Baillie Gifford has been hit by a £113bn fall in the value of its assets under management.
The Edinburgh-based firm revealed the full toll of a torrid 2022 which saw global stocks fall significantly, particularly in the tech sector.
According to a report in the Financial Times, Baillie Gifford’s total assets plunged from £336bn at the end of 2021 to just £223bn by the close of 2022. A spokesperson for Baillie Gifford confirmed the reported AUM figures to Portfolio Adviser and declined to comment further.
The firm, which manages one of Britain’s biggest and most popular investment trusts, Scottish Mortgage, leant heavily on tech stocks such as Tesla and Apple as it amassed a third of a trillion in total assets.
That meant it was hard hit by the large drawdown in the valuations of growth stocks prompted by the Federal Reserve’s rate rising cycle. Chair Jerome Powell and his Fed colleagues shook markets last year with a series of sharp rises in order to rein in inflation.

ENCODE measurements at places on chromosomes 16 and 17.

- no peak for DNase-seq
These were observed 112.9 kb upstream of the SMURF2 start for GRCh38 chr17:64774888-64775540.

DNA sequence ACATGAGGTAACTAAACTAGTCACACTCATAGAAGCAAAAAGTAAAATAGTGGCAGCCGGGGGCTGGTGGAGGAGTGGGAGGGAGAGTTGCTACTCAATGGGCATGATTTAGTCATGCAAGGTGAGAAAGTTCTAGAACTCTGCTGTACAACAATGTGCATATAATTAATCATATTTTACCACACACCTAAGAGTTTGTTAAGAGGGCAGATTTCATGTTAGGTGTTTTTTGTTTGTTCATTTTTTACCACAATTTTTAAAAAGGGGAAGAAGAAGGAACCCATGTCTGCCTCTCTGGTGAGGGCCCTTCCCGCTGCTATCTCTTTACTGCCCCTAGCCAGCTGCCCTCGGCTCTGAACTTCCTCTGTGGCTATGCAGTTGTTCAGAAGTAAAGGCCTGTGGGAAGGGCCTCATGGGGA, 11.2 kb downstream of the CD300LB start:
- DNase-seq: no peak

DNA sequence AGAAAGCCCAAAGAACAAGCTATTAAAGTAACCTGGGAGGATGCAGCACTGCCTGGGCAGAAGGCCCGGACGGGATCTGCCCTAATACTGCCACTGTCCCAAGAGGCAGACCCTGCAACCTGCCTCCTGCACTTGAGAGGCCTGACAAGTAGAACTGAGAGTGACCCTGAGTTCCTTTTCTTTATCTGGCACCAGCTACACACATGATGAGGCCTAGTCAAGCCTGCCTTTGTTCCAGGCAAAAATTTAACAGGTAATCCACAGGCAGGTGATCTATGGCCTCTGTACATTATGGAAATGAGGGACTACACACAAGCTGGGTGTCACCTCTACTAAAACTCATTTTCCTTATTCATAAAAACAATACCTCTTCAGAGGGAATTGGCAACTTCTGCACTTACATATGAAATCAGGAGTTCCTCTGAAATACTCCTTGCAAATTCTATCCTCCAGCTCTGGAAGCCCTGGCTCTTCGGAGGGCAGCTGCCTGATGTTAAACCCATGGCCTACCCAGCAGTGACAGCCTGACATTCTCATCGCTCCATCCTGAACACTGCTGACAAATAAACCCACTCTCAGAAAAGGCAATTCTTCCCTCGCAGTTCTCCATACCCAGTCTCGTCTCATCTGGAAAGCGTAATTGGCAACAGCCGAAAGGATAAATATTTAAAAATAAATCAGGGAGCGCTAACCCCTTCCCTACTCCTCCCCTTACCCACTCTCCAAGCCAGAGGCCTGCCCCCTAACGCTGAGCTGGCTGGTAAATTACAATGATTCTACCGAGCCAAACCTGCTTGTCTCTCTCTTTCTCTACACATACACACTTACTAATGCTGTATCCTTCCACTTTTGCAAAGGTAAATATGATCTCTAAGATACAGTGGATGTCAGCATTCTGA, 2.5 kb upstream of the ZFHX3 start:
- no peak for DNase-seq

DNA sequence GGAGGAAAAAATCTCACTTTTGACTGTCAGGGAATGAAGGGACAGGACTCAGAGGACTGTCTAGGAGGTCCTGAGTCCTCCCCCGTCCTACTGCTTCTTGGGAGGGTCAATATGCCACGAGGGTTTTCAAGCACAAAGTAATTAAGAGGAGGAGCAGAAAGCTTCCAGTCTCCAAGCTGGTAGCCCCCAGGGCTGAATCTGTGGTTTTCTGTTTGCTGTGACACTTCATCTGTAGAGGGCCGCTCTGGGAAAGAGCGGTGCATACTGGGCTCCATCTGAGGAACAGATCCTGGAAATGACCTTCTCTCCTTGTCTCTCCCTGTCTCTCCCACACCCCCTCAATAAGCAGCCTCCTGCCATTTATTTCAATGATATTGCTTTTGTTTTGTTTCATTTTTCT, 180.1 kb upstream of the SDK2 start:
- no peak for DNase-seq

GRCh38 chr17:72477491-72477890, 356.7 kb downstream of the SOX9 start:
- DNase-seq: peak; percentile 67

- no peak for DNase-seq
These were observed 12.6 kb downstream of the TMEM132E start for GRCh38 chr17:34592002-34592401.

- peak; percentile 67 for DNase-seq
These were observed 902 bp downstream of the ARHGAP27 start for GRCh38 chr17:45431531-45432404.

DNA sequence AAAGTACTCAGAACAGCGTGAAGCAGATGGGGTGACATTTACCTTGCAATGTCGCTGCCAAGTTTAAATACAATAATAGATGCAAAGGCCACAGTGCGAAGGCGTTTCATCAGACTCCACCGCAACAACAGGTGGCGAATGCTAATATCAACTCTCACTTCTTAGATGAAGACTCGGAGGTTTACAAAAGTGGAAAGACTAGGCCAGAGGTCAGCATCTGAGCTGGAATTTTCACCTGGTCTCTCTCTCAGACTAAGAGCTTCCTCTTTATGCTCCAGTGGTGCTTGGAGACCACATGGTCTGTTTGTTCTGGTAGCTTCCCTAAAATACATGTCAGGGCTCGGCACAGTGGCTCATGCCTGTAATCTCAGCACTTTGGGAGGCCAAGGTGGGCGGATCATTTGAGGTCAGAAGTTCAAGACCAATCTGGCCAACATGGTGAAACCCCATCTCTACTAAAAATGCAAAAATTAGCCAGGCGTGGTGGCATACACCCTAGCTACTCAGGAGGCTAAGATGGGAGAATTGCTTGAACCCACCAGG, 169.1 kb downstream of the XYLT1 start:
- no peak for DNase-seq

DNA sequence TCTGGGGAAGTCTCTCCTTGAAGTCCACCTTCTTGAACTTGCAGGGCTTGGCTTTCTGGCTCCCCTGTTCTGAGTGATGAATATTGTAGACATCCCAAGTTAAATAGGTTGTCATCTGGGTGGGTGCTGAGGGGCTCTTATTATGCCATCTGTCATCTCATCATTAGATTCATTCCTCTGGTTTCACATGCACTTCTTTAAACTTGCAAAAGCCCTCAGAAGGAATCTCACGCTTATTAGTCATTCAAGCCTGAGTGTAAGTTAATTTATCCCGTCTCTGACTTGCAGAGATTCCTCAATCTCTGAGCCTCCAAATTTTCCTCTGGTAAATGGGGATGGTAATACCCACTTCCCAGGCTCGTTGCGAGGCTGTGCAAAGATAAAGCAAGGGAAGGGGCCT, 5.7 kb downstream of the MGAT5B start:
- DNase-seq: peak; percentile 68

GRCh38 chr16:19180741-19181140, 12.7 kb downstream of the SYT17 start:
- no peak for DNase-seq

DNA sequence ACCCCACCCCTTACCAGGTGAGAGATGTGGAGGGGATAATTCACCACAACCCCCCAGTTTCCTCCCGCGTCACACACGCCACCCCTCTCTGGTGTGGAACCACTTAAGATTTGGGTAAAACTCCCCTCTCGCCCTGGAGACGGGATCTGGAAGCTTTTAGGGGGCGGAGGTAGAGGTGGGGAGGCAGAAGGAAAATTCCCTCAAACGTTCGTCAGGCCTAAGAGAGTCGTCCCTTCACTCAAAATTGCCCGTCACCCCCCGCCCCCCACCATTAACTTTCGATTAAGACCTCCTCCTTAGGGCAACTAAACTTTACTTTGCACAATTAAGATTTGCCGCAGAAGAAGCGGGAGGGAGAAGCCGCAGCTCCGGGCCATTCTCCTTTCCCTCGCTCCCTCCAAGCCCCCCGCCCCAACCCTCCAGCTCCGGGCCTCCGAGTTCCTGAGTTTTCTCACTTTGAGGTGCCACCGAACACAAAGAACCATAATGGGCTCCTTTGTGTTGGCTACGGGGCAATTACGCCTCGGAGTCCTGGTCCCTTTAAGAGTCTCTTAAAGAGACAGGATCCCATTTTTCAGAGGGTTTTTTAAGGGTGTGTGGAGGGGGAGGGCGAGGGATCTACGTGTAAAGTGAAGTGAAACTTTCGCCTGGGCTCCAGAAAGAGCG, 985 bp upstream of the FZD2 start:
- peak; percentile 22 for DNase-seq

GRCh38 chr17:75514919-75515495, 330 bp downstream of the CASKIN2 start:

Scottish Mortgage itself has seen its share price nearly cut in half from a peak of 1,558p in November 2021 to 783p as of 6 February 2023.
The investment trust remains significantly up over longer timeframes however, with a five-year return of 83%.
The trust is now managed by Tom Slater and Lawrence Burns following the retirement of long-standing manager James Anderson last April.
When asked for comment on the fall in assets, Baillie Gifford partner Nick Thomas told the Financial Times the business is run with a long-term timeframe and is privately owned, so ‘does not have to worry about short-term fluctuations’.
Thomas added that it is during tough times like this that Baillie Gifford’s partnership structure is particularly advantageous because they can continue investing in the business.